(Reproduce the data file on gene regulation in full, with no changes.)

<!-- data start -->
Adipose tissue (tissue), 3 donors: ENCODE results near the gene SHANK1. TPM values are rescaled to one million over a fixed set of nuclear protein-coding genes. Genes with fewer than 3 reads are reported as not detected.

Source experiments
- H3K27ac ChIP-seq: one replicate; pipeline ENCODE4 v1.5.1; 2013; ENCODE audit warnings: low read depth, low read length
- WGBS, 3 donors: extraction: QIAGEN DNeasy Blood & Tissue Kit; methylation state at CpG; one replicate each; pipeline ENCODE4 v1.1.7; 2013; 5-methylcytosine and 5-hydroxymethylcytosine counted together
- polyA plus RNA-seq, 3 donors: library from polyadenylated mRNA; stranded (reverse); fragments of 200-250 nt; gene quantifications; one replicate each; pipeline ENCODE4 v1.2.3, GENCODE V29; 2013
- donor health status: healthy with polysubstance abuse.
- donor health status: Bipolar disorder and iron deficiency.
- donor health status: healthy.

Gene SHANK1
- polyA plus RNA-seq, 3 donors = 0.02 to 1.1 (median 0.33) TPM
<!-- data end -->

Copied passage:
Adipose tissue (tissue), 3 donors: ENCODE results near the gene SHANK1. TPM values are rescaled to one million over a fixed set of nuclear protein-coding genes. Genes with fewer than 3 reads are reported as not detected.

Source experiments
- H3K27ac ChIP-seq: one replicate; pipeline ENCODE4 v1.5.1; 2013; ENCODE audit warnings: low read depth, low read length
- WGBS, 3 donors: extraction: QIAGEN DNeasy Blood & Tissue Kit; methylation state at CpG; one replicate each; pipeline ENCODE4 v1.1.7; 2013; 5-methylcytosine and 5-hydroxymethylcytosine counted together
- polyA plus RNA-seq, 3 donors: library from polyadenylated mRNA; stranded (reverse); fragments of 200-250 nt; gene quantifications; one replicate each; pipeline ENCODE4 v1.2.3, GENCODE V29; 2013
- donor health status: healthy with polysubstance abuse.
- donor health status: Bipolar disorder and iron deficiency.
- donor health status: healthy.

Gene SHANK1
- polyA plus RNA-seq, 3 donors = 0.02 to 1.1 (median 0.33) TPM